- Possible increase in incidents of carbon monoxide poisoning from unsafe/improper use of alternative heating sources
- Possible vehicle failure
- Possible water main breaks and pipe bursts
What to do before extreme cold weather hits
- Be informed by receiving alerts, warnings, and public safety information before, during, and after emergencies. Download the Massachusetts Alerts app.
- Create and review your family emergency plan.
- Assemble an emergency kit. Change out your emergency kit with seasonal supplies such as extra winter clothing and blankets.
- Prepare your home for possible emergencies.
- Know where your electricity, gas, and water switches and valves are located and how to shut them off. You may need to turn off water pipes if your pipes freeze or burst.
- Maintain heating equipment and chimneys by having them cleaned and inspected every year.
- Make sure your home is well insulated. Caulk and weather-strip doors and windows to keep cold air out. Install storm windows or cover windows with plastic from the inside to provide insulation.
- Be sure you have enough heating fuel and safe backup heating options or a generator in case you lose electricity.
- Check that your smoke and carbon monoxide detectors are working and have fresh batteries.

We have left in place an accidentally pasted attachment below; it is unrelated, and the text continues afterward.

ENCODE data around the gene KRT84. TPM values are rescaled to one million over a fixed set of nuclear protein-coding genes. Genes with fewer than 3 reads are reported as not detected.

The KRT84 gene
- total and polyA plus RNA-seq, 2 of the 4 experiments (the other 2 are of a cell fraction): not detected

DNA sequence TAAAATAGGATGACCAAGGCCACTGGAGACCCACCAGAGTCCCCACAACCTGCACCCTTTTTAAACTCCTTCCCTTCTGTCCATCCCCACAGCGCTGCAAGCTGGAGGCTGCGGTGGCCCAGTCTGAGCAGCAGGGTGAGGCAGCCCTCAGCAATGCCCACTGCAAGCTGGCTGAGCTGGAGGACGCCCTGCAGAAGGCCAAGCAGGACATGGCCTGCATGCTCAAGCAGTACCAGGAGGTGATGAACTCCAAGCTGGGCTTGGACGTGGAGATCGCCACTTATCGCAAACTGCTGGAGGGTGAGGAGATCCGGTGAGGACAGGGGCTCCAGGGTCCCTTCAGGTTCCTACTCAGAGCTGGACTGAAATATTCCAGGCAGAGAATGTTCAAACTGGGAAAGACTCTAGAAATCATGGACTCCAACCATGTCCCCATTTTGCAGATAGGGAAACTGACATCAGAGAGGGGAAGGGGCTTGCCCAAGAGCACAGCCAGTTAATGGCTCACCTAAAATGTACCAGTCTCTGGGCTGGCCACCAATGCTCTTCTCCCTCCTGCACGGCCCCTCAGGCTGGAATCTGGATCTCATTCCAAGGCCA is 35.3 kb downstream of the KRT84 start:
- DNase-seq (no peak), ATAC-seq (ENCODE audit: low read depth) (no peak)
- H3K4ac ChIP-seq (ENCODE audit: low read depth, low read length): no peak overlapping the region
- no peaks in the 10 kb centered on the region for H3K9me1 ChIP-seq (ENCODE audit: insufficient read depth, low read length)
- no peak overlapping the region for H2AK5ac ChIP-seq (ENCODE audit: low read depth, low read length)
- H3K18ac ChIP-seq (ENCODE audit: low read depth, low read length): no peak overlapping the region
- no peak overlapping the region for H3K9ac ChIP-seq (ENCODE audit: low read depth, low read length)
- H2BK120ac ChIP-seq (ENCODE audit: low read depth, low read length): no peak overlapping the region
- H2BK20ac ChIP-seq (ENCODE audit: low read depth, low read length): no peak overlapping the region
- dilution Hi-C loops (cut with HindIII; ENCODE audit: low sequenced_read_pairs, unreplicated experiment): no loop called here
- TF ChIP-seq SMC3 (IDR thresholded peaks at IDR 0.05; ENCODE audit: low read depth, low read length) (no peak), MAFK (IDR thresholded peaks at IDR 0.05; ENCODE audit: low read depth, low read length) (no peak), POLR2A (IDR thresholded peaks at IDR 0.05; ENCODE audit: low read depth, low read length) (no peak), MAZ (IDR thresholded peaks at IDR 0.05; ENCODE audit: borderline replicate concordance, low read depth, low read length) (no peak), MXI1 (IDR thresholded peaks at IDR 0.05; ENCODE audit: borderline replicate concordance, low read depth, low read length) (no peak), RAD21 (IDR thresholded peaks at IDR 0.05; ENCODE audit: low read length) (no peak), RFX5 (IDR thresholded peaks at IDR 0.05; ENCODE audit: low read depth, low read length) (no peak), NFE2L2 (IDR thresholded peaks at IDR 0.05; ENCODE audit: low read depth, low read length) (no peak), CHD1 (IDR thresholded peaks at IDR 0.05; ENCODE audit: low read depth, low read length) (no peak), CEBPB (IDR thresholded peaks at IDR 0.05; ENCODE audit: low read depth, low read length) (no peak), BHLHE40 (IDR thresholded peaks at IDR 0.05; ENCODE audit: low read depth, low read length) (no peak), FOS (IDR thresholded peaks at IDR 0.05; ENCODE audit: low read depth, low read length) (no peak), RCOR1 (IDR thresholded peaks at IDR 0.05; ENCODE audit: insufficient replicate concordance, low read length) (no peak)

- Ensure your vehicle is ready for safe winter driving. Keep the gas tank at least half-full and have a Winter Emergency Car Kit in the trunk.
What you can do during extreme cold weather
- Continue to check the media for emergency information.
- Follow instructions from public safety officials.
- Reduce outdoor activities for the whole family, including pets.
- Dress in several layers of loose-fitting, lightweight clothing instead of a single heavy layer. Outer garments should be tightly woven and water repellent. Wear a hat, mittens (not gloves), and sturdy waterproof boots to protect your arms, legs, hands and feet. Cover your mouth with a scarf to protect your lungs.
- Follow recommended safety precautions when using space heaters, a fireplace, or a woodstove to heat your home. Keep a fire extinguisher handy.